Before you slam your laptop closed in disgust and protest the mere concept of a film adaptation being better than the book it’s based on, let me start off by saying that I love books. I am a book addict, a readaholic and the majority of the time, no film can ever live up to the sheer awesomeness contained within pages. That being said, there is the odd time an adaptation manages to surpass its predecessor, and in doing so, opens that book and any others by that author or in that particular genre, to a whole new audience. Whether it is by understanding that the things that work on paper do not necessarily translate onto the big screen (see my review of the original Pet Semetary adaptation) or acknowledging and maintaining the sanctity of the book, these adaptations managed to take a beloved book and create an adaptation that not only honoured its origins, but managed to beat them. Before we get started, don’t forget to comment which adaptations you preferred over the books they were based on!
1. The Princess Bride:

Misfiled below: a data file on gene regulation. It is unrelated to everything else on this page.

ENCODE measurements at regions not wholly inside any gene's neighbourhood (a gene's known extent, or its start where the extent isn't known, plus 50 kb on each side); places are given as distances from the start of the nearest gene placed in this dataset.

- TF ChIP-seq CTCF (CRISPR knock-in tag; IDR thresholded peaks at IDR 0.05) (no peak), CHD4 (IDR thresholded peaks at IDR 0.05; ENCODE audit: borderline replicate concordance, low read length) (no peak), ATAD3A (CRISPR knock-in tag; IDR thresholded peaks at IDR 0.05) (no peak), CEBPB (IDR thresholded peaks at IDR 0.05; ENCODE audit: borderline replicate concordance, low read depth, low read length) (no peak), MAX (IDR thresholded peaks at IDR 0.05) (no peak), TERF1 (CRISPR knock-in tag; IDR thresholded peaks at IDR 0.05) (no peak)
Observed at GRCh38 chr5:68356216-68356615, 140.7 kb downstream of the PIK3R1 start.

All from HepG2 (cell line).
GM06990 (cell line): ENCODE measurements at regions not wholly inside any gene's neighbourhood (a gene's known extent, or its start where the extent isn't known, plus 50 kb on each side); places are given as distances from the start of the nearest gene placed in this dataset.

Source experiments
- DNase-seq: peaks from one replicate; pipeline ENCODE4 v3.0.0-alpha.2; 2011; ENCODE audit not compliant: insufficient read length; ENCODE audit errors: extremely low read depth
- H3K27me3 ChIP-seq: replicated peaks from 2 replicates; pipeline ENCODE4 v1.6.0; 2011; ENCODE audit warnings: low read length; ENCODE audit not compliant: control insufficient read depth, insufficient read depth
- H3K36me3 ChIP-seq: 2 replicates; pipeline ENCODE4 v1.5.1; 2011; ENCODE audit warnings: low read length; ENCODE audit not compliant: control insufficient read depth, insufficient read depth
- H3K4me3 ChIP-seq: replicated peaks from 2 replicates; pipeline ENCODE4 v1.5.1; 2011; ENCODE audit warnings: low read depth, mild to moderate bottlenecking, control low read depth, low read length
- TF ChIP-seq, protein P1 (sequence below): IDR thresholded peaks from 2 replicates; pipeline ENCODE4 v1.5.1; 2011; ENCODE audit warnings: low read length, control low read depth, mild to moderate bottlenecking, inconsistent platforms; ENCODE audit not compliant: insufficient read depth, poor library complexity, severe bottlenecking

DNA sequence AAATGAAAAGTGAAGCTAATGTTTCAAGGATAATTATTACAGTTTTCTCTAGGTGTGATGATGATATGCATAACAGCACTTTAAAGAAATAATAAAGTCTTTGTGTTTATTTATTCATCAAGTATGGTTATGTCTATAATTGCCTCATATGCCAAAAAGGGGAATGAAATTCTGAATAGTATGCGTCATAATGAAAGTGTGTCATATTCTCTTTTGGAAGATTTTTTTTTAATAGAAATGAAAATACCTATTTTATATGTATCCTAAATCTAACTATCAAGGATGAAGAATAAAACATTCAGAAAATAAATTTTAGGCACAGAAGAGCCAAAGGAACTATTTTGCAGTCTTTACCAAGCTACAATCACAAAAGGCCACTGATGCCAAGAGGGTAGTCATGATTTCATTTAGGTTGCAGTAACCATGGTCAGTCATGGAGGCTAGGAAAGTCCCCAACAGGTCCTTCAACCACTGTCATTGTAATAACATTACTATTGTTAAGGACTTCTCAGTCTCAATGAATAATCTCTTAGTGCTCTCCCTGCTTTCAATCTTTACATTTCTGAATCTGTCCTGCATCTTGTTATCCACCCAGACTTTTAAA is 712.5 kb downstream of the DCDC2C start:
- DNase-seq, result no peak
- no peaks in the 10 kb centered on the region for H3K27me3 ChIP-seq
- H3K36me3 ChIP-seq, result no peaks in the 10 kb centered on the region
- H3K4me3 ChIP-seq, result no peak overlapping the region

This is one Hell of a book and I love it now as much as I did when I was a child. How could you not? It has sword fights, romance and revenge. Saying that, the film adaptation starring the ridiculously handsome Cary Elwes as Westley, Mansy Patinkin as Inigo Montoya and Robin Wright as the eponymous Princess Bride, took the best features of the book, such as that amazing humour, and ramped it up. The book for example, contained regular humorous asides from the author Goldman. The movie maintains that wry sense of humour and introduces two new characters, a Grandfather telling his Grandson the story before bed. These characters are able to provide the asides, as well as opening the story up to a more family based audience. This creates a great framing device and draws the viewer in as a book would draw a reader in and we are able to go on the adventure along with these readers as well as the story’s protagonists. The casting is perfect and each actor genuinely brings their character’s to life. This movie is fantastic on its own, whether you have read the book or not and I think that may be the secret…to take amazing source material and use it to create an amazing film, not just an amazing adaptation. Does that make sense? You know what I mean! lol